- The Washington Times - Thursday, September 3, 2009

Vice President Joe Biden Thursday offered a stout defense of the Obama administration’s $787 billion economic stimulus plan, saying that the program is exceeding short-term benchmarks and being one-third of the way to its full goals.

Mr. Biden said economists estimate the plan, dubbed the Recovery and Reinvestment Act when it passed in February, has so far created or saved between 500,000 and 750,000 jobs. He said some suggest that number is as high as 1 million, and said the rescue plan had changed the national conversation — with people viewing the economy coming to the end of a recession, not approaching a depression.

Mr. Biden said when he and President Obama took office in late January, they every day faced an “economic parade of horribles.”

“If you look at the Recovery Act as a two-year marathon, we’re at the nine-mile mark, just approaching the nine-mile mark,” Mr. Biden said during an address at the Brookings Institute, a left-leaning think tank. “Some of the most exciting and transformative initiatives are just getting under way.”

Among those will be high-speed rail and “clean energy” announcements, including one on solar power expected Friday, he said.

“The Recovery Act is not a single silver bullet, I think of it as silver buckshot,” the vice president said. “[It] is in fact working.”

Minnesota Gov. Tim Pawlenty, a Republican considering a 2012 presidential run, said Thursday on CNBC he doubted the figures coming from the government and cited a Government Accountability Office report that found 90 percent of the money hadn’t been spent by the end of July.

“So if those turn out to be the facts, historians are going to be very hard pressed to look back and say the stimulus turned the economy around,” Mr. Pawlenty said.

But the vice president, sent out to deliver an economic message as Mr. Obama was at his Camp David presidential retreat, disputed his critics.

“Recovery Act dollars are going further and working harder” than anticipated, Mr. Biden said, adding that “some of my more cautious advisers” got extremely nervous when he predicted 600,000 more jobs would be created or saved in the second hundred days of the stimulus plan.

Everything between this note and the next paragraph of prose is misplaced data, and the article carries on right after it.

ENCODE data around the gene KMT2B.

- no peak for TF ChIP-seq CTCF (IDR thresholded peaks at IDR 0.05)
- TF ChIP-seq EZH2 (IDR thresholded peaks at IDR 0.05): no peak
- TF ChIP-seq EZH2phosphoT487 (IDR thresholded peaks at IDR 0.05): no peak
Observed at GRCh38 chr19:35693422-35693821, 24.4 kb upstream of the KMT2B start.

Mr. Biden said when the White House Council of Economic Advisers releases its Sept. 10 projection of jobs saved or created by the stimulus plan, he is “optimistic” and “confident” the figures will prove the administration has met or exceeded its goal of creating or saving 750,000 jobs so far.

Republicans have questioned those figures, saying the count isn’t accurate since people with jobs are included in the tally.

Speaking to a friendly audience of less than 100, Mr. Biden ticked off some of the stimulus plan’s achievements, from tax credits and homebuying incentives to state and local public safety jobs preserved. He also previewed new projects, including laying broadband lines and helping family farmers buy and sell on-line.

The vice president, given the lead role in the implementation of the plan from the White House, said he has directed Cabinet secretaries to be more “aggressive” in the next phase and “to put more pace on the ball.”

“I take responsibility for mistakes that were made” early on, Mr. Biden said.

He said he was rightly criticized by some for “moving too slowly,” but said he needed the administration set up a plan to minimize waste.

Mr. Biden has at times offered a contradictory message, once saying in a television interview that the administration “misread” the economy and saying in June that waste is an inevitable side effect to the massive plan.

The vice president said some officials disagreed when he wanted to publicly announce goals for the spending. “It was the only way to get credibility and accountability, … putting ourselves on the line,” he said.

He also had some advice for the crowd — don’t write a memo to the president outlining a job if you don’t want to do it — and grinned as he said: “I did not volunteer for this job.”

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